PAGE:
English ivy threatens to prematurely kill dozens of trees in Point Roberts. It’s slowly degrading the landscape you enjoy while robbing your community of many other tree benefits. Learn how you can stop its spread.
People notice sudden human-caused tree losses from new development, logging, arborists, etc. especially when it’s near their home or is otherwise glaringly in view.
What people often don’t notice is the slow, insidious loss of mature trees due to invasive, tree-climbing vines. I’ll focus on one here: English ivy. Although Atlantic/Boston ivy is in the Pacific Northwest now, and four of 60+ English ivy cultivars are the most aggressive, for simplicity I’ll call it all “English ivy.”
English ivy is not native to the Pacific Northwest, but thrives in our temperate region, especially along the edges of parks, trails, open spaces, and roads.
The vines can grow up to six feet per year and opportunistically climb upward, seeking more sun in any way they can. That includes climbing any tree in its path.
Once the ivy reaches the tree’s canopy in a few years (speed depends on sun exposure, etc.) the tree’s own leaves must compete for sun and moisture. Eventually the weakened tree gains a dense, top-heavy upper canopy. The next strong windstorm (which are more common now due to climate change) will likely snap off the top of the tree, leaving a dead snag. As a dead snag, it begins to emit rather than capture carbon from the atmosphere and it will stop providing most other benefits that trees normally provide.
This collective destruction is enormous. Thousands of mature healthy trees in Whatcom County are threatened by English ivy. Virtually all will die prematurely in a handful of years. And on the ground, ivy dominates and smothers all understory plants.
For decades English ivy has been sold and promoted by nurseries and landscapers as a quick, easy ornamental groundcover solution. Why? Because it’s so aggressive!
And now it has escaped our gardens and has no limits. Robins and other birds snack on the ivy’s small black berries, then spread those in droppings often miles away.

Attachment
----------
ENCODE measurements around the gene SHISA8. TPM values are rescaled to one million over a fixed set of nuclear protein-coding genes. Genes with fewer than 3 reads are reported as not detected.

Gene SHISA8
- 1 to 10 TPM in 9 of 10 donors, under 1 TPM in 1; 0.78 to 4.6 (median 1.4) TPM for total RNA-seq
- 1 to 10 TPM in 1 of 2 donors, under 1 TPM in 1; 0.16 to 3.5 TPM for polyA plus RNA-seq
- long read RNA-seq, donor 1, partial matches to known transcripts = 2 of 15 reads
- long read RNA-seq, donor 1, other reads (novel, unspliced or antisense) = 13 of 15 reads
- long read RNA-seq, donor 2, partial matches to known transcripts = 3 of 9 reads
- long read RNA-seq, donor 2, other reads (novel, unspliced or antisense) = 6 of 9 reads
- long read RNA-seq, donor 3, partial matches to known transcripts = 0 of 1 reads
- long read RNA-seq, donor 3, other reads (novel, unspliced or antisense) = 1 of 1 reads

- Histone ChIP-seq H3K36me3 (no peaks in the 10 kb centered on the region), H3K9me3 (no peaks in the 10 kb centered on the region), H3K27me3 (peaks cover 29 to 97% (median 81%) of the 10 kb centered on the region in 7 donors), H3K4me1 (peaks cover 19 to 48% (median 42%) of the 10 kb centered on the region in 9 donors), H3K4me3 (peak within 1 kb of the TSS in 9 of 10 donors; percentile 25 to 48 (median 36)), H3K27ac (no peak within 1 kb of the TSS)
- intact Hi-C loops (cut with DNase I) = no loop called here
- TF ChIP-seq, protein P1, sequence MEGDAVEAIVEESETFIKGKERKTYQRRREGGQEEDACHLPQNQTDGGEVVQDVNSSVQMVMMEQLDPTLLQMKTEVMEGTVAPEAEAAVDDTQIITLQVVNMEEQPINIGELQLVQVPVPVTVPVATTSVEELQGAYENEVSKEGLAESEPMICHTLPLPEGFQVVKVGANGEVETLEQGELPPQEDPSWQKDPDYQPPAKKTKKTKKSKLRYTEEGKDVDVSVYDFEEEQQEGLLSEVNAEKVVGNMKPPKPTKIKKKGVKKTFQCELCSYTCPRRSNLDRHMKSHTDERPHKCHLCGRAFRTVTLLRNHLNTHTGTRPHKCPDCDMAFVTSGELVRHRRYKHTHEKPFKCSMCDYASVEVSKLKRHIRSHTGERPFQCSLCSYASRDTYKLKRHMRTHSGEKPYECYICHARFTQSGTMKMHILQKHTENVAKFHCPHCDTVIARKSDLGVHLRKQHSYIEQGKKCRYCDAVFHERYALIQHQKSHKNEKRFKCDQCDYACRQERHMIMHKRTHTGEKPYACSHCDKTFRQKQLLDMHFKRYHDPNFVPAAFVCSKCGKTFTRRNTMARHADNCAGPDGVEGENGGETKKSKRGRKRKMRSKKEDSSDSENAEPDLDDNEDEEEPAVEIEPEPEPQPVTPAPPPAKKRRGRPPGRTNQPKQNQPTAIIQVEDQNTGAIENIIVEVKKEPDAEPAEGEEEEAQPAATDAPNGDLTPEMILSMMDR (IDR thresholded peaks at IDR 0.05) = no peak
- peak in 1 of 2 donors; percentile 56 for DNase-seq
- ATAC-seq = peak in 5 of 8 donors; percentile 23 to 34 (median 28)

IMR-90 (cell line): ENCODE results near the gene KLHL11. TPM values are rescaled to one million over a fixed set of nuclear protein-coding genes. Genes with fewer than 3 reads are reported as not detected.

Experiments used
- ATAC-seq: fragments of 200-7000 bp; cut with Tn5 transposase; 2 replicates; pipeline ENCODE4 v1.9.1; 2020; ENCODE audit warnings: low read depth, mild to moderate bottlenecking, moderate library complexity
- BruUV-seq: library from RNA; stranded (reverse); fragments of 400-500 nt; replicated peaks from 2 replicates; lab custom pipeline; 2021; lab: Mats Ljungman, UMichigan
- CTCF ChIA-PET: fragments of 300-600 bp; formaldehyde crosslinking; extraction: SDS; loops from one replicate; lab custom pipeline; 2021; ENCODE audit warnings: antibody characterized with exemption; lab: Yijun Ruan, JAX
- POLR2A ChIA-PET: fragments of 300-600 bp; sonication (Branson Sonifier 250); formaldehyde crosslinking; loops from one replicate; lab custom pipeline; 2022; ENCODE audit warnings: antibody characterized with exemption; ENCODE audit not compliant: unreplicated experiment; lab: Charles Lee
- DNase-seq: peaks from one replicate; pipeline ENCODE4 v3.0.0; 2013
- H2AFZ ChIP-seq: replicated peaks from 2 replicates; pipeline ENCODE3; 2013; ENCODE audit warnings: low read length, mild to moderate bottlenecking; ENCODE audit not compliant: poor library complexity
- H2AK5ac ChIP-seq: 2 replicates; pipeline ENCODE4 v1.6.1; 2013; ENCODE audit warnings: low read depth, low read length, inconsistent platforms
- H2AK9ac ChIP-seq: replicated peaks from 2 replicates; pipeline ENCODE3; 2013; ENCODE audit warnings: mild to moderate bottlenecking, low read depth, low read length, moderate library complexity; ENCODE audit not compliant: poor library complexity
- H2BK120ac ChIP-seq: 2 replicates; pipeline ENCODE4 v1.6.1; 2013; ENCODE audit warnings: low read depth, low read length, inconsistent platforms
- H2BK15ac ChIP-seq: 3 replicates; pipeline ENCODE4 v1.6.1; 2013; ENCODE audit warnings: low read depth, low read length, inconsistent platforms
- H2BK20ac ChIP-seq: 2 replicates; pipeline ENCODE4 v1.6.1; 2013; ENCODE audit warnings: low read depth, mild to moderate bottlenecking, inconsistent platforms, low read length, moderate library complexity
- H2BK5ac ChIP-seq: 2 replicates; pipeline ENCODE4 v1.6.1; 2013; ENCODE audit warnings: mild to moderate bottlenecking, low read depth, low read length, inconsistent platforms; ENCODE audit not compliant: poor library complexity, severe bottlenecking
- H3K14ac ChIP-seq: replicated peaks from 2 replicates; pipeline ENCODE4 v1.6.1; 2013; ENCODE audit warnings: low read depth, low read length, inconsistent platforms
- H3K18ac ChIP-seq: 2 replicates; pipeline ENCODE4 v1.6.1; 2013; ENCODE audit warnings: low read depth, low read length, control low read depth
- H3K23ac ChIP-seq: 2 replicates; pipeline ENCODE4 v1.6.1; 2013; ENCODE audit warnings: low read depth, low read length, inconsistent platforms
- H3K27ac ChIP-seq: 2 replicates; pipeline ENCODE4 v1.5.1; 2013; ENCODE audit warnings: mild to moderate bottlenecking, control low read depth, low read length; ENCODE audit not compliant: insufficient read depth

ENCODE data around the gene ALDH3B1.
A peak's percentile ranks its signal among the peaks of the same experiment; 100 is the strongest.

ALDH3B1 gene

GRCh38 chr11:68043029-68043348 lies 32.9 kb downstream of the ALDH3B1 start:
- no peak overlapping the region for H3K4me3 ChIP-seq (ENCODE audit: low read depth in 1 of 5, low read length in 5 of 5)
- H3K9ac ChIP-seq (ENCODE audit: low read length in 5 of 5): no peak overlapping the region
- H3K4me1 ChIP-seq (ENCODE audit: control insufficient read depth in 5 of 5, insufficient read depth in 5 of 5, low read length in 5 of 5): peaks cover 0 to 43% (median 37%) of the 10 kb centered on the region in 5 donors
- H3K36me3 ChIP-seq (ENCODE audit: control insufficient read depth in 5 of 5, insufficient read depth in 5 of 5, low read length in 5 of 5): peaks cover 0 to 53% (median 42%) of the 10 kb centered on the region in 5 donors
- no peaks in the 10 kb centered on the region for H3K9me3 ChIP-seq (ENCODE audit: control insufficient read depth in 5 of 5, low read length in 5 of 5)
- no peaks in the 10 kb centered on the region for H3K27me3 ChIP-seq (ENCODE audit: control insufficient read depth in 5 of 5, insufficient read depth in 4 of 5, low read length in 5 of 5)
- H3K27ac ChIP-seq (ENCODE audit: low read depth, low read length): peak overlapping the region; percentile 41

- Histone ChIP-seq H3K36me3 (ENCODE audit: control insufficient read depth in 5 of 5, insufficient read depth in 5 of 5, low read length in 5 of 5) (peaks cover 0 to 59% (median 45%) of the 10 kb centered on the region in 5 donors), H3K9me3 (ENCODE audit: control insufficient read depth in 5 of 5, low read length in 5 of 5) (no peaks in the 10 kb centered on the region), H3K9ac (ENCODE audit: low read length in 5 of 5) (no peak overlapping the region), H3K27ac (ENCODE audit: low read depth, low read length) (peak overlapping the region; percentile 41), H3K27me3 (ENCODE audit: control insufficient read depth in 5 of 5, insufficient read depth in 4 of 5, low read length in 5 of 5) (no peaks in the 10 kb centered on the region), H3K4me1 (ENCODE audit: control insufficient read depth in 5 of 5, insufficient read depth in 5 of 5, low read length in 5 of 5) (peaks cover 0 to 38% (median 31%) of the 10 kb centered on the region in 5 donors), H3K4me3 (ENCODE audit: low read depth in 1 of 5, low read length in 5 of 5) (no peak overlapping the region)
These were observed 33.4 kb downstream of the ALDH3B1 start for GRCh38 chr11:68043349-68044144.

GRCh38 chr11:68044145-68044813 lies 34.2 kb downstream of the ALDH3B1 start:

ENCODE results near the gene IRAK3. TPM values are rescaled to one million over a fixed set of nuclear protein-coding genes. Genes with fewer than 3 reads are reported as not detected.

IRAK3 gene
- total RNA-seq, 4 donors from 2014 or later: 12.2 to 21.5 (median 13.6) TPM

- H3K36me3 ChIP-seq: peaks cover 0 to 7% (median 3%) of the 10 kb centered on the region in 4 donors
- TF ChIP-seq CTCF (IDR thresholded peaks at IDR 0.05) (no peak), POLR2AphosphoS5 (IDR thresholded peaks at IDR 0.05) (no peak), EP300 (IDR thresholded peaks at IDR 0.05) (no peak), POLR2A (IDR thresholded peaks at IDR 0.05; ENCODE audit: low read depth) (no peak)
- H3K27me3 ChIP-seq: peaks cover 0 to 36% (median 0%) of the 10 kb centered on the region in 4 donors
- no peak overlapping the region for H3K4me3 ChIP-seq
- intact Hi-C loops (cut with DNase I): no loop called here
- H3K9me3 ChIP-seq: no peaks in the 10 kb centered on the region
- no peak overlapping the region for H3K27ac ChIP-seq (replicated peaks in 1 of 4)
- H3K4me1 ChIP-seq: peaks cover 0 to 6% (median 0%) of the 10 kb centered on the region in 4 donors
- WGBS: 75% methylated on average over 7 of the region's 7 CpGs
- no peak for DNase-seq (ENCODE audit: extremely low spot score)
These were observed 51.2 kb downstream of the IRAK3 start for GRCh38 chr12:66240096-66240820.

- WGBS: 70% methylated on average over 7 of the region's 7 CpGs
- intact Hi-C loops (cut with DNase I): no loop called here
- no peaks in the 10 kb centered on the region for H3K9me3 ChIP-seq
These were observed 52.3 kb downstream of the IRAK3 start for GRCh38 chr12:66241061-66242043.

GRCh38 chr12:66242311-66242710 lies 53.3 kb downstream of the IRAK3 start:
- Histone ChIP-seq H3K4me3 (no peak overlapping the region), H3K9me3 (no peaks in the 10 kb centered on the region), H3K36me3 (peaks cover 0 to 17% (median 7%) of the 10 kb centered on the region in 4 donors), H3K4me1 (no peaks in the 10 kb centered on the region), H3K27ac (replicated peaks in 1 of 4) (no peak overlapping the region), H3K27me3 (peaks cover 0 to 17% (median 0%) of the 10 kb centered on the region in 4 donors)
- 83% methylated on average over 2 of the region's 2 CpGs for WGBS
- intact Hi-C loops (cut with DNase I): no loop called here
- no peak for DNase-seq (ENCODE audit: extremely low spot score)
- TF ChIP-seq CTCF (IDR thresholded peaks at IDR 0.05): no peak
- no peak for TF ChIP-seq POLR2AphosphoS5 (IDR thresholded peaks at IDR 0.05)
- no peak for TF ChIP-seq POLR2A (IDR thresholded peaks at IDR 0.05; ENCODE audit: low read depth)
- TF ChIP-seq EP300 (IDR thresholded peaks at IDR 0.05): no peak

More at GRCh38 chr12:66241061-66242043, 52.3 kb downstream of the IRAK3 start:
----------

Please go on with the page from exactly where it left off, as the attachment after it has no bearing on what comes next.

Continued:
WMTP’s Ivy Removal Progress
The good news is that you can significantly reduce the English ivy infestation in Point Roberts. Whatcom Million Trees Project is supporting such efforts as part of our three-year goal to save at least 80 percent of all ivy-threatened trees in Whatcom County.
Our English ivy removal efforts include:
• English Ivy mapping – to date, we’ve mapped 2,700+ ivy-affected trees to better plan and track our progress. Once you have “ivy eyes” you see it everywhere!
• Volunteer work parties – so far we’ve cleared – and thus protected – more than 1,400 of the above trees. It’s a fun, direct, satisfying climate action work that everyone can participate in.
• How-to removal guide – check out our one-page step-by-step guide you can download and print to see how to remove ivy from trees safely and easily.
• Community education – we’ve been presenting at Whatcom County branch libraries about ivy, including a July talk at the Point Roberts’ Library.
• Local nursery advocacy – we’re persuading nurseries in Whatcom County – retail and wholesale – to stop selling English ivy. This is a root cause of the problem.
• Statewide nursery no-sell list – Our online petition will help us early next year to have four English ivy cultivars (the worst aggressors) added to the Statewide Nursery Prohibited Plants List that all nurseries must follow. Oregon has already taken that step.
You can learn more about all the above at whatcommilliontrees.org/tree-projects/tree-protection/english-ivy.
What can you do right now to help?
1) Know of ivy-burdened trees near you? Please email us at firstname.lastname@example.org. Mention the approximate quantity of trees affected and location (street address or map pin).
2) Connect to the Point Roberts Garden Club for support in individual or small group ivy removal efforts in Point Roberts.
3) Please sign our statewide ivy no-sell petition at actionnetwork.org/petitions/stop-selling-english-ivy-in-washington. Your info will be obscured to protect your privacy. No need to be a registered voter or over 18. We’re hoping for thousands of signatures by February 2024. Please help and spread the word!
There’s no need to feel powerless to stop the immense loss of mature trees in Whatcom County. Together, we can systematically turn the tide of English ivy and other tree-climbing invasives ourselves, thereby improving the health and climate resiliency of our entire region.
Solving the ivy problem is only one of Whatcom Million Trees Project many initiatives to protect local trees. To learn more, visit us today at whatcommilliontrees.org. Thanks!
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